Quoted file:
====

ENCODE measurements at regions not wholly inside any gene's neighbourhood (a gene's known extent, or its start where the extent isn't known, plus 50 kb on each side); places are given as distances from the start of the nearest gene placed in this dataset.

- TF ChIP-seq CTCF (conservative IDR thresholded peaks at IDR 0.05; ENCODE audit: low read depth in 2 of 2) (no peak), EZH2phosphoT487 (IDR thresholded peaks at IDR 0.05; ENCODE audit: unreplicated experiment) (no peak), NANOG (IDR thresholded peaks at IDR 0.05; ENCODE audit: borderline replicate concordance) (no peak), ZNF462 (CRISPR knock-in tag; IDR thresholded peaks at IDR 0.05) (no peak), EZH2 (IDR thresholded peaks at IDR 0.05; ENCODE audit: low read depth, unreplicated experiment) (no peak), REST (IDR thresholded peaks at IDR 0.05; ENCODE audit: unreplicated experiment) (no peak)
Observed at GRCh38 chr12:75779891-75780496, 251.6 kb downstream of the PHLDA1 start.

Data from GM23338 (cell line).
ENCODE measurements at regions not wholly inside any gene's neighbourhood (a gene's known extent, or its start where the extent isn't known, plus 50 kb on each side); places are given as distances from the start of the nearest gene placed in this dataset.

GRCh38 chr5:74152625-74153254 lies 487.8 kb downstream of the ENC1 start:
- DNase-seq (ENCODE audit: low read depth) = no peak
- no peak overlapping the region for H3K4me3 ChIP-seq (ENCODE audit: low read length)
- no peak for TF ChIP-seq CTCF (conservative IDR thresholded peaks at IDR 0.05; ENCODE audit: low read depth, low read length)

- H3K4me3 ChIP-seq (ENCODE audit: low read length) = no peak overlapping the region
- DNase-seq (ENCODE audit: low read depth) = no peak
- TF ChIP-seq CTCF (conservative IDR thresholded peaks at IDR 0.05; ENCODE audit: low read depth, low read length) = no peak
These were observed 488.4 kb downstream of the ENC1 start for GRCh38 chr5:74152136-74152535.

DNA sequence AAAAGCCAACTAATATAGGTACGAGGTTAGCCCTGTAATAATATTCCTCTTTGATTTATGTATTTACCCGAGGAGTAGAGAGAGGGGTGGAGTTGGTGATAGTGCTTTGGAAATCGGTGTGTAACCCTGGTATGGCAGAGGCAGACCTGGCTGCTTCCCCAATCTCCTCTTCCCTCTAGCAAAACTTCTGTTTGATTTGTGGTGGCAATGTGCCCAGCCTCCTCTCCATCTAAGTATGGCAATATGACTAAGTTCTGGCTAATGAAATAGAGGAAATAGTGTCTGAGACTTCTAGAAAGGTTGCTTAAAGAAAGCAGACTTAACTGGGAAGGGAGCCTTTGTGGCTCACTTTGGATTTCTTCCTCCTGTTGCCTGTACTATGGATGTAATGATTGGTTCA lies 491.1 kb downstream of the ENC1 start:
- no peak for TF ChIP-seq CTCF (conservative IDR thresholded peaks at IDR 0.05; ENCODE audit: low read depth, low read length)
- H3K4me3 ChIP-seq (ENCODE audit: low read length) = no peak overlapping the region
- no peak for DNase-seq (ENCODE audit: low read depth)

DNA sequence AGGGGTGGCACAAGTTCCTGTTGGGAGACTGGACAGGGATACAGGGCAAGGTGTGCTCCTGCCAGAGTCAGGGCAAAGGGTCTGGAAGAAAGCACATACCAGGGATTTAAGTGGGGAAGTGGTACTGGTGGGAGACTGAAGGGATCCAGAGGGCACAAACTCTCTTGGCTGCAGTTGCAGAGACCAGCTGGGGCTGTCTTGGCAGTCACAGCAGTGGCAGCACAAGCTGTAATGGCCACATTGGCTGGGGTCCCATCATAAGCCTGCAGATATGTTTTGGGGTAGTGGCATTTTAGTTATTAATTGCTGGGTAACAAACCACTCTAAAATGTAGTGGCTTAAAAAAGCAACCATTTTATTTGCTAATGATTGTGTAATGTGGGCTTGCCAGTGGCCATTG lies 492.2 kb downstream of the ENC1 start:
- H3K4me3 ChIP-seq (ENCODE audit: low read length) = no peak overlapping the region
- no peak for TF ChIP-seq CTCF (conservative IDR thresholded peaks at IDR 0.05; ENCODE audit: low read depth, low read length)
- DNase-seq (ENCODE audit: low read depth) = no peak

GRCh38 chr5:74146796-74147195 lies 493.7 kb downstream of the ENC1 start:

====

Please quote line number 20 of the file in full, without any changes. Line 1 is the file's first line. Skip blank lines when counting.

- no peak for TF ChIP-seq CTCF (conservative IDR thresholded peaks at IDR 0.05; ENCODE audit: low read depth, low read length)